I started this the other day and lost my work when Works "ceased to function" when I saved the file... or thought I saved the file.
The inspiration behind this post was something that I saw in Bill Crider's most excellent blog Bill Crider's Pop Culture Magazine. In this particular case the blog entry directed me to an article on TV.com, called The Most Overrated Shows On Television. The article has staff members from the blog, cloaked in the protective veil of anonymity ("to protect them from your hateful comments") these people listed eight shows that they consider overrated: Lost, The Office, Weeds, American Idol, NCIS, Glee, Mad Men, and 30 Rock. I won't go into detail about the article, but the quality of the comments ranged from trivial to downright inane (just check out the comments on NCIS which seems to focus more on Pauly Perrette's wardrobe and whether or not Michael Weatherly and Mark Harmon are "hot" as reasons why the show is "overrated." That sort of "reasoning" together with the anonymous nature of the writers devalued the article in my opinion. Still it did serve as inspiration for this article, a look at the highest rated shows of each year from 1950 to today... or at least as close to today as YouTube and copyright restrictions will let me get.
Here's the way I want to work it. I will list the top three shows of each year together with the percentage of the nation's televisions that were tuned to the show. I'll try to post a comment on the shows as well as one or two clips from the show. If clips from the show are unavailable or the show has already been featured on this list then I'll find clips from the next highest show, and so on. The data is taken from The Complete Directory To Prime Time Network And Cable TV Shows.
Texaco Star Theater 61.6%, Fireside Theater 52.6%, Philco TV Playhouse 45.3%.
Texaco Star Theater was of course the show that made Milton Berle into Mr. TV. The show started as a variety series but became increasingly Berle's show. Eventually Berle would leave sponsor Texaco and would star in his own series, The Milton Berle Show which ran until 1956, and retained much the same format as what the Texaco Star Theater had become by the end of his time with the show. These viewership figures show that everybody watched Berle. Fireside Theater was a half-hour drama anthology. Later it would be renamed The Jane Wyman Show after its most famous host. The show ran from 1949 to 1958. Also debuting in 1948 The Philco TV Playhouse was an hour long dramatic anthology series. By 1950 the show had evolved into a mix of adapted and original plays, musicals featuring actors who either were stars or who would become major stars, including Anthony Quinn, Grace Kelly, Paul Newman, Julie Harris and, in the last episode of the series, Sidney Poitier.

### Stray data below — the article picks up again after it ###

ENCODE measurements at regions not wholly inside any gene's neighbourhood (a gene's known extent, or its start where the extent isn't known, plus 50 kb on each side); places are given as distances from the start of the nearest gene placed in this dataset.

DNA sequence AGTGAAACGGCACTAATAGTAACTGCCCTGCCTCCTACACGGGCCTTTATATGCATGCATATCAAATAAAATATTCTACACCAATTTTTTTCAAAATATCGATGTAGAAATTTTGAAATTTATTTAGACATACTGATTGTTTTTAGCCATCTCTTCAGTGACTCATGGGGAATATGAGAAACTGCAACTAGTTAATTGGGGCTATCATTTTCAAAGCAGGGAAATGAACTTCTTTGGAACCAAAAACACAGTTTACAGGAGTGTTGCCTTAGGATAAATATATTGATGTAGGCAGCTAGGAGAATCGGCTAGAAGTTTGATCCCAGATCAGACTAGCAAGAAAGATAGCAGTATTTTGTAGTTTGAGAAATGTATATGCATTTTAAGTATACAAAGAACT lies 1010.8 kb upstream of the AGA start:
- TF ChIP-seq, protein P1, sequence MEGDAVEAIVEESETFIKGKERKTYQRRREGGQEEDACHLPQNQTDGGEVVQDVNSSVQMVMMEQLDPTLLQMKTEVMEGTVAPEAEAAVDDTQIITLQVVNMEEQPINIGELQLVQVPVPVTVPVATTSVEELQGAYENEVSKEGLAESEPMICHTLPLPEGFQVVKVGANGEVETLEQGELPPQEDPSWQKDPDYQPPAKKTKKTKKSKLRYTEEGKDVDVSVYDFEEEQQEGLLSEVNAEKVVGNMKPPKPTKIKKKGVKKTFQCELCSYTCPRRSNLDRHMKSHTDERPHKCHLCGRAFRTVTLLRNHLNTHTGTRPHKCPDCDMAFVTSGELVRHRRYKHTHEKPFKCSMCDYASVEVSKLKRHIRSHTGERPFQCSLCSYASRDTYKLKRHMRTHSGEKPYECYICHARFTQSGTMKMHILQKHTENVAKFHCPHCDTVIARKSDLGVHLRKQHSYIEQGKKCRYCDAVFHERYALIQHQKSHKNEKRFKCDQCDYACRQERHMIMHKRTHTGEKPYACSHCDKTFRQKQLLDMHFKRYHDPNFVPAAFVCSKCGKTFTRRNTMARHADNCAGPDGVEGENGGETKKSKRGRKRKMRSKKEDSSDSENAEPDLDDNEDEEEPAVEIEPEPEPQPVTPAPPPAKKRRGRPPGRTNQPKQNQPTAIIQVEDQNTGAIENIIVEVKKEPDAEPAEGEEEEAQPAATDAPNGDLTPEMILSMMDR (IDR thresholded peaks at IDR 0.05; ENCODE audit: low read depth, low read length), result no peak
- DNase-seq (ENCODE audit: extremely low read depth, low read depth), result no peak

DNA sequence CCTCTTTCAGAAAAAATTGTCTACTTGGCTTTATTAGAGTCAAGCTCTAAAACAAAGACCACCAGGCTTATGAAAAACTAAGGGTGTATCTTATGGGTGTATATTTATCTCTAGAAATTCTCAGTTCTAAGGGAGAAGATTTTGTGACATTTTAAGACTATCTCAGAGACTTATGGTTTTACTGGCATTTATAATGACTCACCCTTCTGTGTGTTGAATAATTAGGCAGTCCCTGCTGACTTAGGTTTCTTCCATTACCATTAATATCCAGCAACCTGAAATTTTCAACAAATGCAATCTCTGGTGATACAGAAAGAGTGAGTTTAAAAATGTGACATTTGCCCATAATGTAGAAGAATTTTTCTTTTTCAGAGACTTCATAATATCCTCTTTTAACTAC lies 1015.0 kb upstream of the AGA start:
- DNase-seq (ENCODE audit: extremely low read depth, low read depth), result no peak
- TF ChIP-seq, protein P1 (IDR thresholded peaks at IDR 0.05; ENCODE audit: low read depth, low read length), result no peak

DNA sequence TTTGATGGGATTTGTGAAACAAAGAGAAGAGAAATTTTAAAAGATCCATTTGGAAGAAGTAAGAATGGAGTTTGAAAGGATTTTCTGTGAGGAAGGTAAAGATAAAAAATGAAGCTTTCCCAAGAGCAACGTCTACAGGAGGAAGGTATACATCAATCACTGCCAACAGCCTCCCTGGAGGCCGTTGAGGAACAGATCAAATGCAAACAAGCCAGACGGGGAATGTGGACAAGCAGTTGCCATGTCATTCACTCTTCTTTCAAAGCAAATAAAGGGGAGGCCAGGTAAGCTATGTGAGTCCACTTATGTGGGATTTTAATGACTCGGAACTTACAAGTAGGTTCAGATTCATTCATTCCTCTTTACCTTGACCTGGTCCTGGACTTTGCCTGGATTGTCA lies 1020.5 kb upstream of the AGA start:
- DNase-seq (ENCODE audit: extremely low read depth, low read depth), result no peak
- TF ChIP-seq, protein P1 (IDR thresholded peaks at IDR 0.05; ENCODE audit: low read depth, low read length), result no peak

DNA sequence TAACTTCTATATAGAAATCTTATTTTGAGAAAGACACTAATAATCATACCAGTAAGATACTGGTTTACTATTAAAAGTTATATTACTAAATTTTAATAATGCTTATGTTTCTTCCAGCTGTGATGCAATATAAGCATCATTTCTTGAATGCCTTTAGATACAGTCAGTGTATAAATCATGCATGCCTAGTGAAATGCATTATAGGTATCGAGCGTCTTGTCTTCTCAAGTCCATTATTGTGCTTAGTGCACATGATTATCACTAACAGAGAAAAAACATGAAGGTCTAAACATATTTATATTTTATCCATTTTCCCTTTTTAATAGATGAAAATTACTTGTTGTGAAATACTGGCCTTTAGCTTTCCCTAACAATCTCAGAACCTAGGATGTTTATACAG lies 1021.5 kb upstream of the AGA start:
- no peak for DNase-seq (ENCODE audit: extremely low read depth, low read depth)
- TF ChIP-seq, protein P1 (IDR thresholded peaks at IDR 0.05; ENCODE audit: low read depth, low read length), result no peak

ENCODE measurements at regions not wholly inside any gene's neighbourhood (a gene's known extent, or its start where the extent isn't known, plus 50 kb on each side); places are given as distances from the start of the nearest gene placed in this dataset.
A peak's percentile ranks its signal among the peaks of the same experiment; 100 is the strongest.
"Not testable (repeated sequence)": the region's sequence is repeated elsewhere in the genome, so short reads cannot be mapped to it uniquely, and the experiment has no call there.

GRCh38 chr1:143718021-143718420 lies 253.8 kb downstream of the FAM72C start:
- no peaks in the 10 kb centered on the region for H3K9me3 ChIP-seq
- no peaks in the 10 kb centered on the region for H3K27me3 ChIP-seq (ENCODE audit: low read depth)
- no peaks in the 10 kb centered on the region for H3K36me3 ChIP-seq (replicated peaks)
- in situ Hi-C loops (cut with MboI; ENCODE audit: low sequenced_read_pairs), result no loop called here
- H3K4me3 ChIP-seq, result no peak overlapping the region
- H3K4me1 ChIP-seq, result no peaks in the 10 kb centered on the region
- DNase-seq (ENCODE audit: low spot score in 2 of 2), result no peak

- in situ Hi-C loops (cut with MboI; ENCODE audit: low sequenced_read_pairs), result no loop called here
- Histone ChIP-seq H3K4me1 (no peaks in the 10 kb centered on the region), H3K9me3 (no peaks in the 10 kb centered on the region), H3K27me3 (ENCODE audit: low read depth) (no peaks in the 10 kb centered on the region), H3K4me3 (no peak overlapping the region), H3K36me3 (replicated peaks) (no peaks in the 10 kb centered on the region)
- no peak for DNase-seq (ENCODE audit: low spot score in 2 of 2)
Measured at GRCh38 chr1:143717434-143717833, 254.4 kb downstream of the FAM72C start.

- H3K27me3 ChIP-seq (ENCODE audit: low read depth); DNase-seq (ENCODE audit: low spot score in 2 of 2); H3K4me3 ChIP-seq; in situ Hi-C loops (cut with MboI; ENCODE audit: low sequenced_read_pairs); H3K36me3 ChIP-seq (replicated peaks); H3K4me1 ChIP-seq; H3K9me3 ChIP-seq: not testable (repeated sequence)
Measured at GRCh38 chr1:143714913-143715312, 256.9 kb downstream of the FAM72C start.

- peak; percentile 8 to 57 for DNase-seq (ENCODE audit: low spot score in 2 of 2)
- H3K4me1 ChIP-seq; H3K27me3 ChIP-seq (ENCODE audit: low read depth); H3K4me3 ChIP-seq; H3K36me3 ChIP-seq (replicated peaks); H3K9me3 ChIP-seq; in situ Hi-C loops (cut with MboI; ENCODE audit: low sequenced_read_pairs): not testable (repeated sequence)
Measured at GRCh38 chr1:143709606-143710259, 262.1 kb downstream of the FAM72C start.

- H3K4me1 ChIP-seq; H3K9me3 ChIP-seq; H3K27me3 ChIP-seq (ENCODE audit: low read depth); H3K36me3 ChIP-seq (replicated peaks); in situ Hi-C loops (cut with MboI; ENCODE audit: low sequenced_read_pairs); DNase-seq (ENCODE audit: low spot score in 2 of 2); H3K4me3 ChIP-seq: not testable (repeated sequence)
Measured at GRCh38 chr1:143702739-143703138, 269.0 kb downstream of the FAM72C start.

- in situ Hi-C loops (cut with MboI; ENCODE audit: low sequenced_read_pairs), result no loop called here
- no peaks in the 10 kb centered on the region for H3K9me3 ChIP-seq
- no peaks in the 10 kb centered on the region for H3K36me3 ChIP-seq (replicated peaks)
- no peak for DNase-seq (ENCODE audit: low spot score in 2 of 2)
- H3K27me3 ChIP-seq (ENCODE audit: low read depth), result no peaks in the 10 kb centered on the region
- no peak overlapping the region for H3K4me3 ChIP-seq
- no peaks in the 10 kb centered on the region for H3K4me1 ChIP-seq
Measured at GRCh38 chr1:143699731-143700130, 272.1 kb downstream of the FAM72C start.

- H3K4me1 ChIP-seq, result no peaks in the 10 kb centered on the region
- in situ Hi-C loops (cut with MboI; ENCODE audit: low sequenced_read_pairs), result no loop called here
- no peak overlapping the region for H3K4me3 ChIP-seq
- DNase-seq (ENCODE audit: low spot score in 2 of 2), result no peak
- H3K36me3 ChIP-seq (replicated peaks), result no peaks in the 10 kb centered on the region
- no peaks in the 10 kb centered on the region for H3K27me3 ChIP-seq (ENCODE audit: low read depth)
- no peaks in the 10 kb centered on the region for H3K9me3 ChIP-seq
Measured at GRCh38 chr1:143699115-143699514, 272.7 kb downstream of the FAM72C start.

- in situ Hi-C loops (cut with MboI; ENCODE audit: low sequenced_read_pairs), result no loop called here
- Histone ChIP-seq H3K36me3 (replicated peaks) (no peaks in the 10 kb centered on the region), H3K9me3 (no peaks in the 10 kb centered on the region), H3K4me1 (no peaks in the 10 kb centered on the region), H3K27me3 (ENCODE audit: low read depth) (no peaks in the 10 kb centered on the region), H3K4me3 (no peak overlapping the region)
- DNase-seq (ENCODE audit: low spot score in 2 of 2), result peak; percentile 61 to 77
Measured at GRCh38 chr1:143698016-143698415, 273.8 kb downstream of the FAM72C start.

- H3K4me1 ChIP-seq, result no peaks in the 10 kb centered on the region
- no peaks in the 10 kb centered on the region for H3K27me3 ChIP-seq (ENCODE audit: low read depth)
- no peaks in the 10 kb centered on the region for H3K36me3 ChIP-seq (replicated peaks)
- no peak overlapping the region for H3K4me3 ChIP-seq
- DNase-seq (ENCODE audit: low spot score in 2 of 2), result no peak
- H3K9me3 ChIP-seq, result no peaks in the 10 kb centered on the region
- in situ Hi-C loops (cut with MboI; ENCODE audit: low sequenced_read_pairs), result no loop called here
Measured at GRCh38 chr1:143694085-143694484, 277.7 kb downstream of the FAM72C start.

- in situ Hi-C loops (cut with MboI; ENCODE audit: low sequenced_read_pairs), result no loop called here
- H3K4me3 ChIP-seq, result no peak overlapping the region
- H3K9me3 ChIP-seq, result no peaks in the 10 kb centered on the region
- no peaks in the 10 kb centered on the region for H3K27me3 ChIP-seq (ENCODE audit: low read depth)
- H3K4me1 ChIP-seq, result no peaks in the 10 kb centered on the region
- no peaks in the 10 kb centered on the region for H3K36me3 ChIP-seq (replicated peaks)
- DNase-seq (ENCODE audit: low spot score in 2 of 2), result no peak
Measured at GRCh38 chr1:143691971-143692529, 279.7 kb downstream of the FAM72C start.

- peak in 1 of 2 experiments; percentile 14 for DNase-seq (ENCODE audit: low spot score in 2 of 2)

Arthur Godfrey's Talent Scouts 53.8%, Texaco Star Theater 52.0%, I Love Lucy 50.9%
Arthur Godfrey was a long-time radio host who made the transition from radio to television with not one but two variety shows, Arthur Godfrey And His Friends, and this show Arthur Godfrey's Talent Scouts. In 1951-52 both shows were in the top ten in viewership. This really wasn't an amateur show since most of the acts that appeared on the show had some professional experience but needed that "big break." Among the stars "discovered" by Godfrey's Scouts were Tony Bennett, Rosemary Clooney, Leslie Uggams, Roy Clark and Patsy Cline. Famously the show passed on a couple of acts that really went somewhere – Elvis Presley and Buddy Holly. As for I Love Lucy, well wait for the next clips.
1952-53: I Love Lucy 67.3%, Arthur Godfrey's Talent Scouts 54.7%, Arthur Godfrey And His Friends 47.1%
What can you say about I Love Lucy? Well how about this; between 1951 when the show debuted and 1957 when the last half-hour episodes were shot it was only out of first place in the ratings twice, once in 1951 and once in 1955 when The $64,000 Question was the hottest show on TV. The show marked the debut of the three camera filming system for comedies (so Desi and Lucy wouldn't have to move to New York to do the show), and while it was not the first series to feature a star having a baby it was the first mainstream series to do so. The spike in viewership in this season is undoubtedly explained by the fact that this season marked the birth of Little Ricky. Arthur Godfrey And His Friends was Godfrey's second series, a music show which featured a variety of acts. This season was the one that featured Julius LaRosa whose firing by Godfrey was a major new story.
I'm also including an in-show performance of Babalu by Desi Arnaz because, well I like it!
1953-54: I Love Lucy 58.8%, Dragnet 53.2%, Arthur Godfrey's Talent Scouts 54.7%
Dragnet was in its third season and had built its audience significantly from its debut season in 1951-52. While those of us of a "certain age" remember the 1960's incarnation of the series as being unintentionally funny and certainly "square," the 1950s version of the series was the real deal, touching on subjects from gun control, juvenile delinquency and pornography to unwed mothers, child abandonment and pedophilia. The 1950s version of the show really was hard hitting (and I don't just mean the way that Joe Friday dealt with some suspects). Look for Lee Marvin in this one.
I Love Lucy 58.8%, The Jackie Gleason Show 42.4%, Dragnet 53.2%
When most of us think of Jackie Gleason on TV we think of The Honeymooners, but that show only ran for a single season, 1955-56. Before and after that single season of The Honeymooners was The Jackie Gleason Show, a comedy variety series with a heavy emphasis on sketch comedy. Gleason did shorter Honeymooners stories but had a huge number of characters including Reggie van Gleason III, Joe the Bartender, The Poor Soul and a host of others.
I think I'll try to run this format on a monthly basis.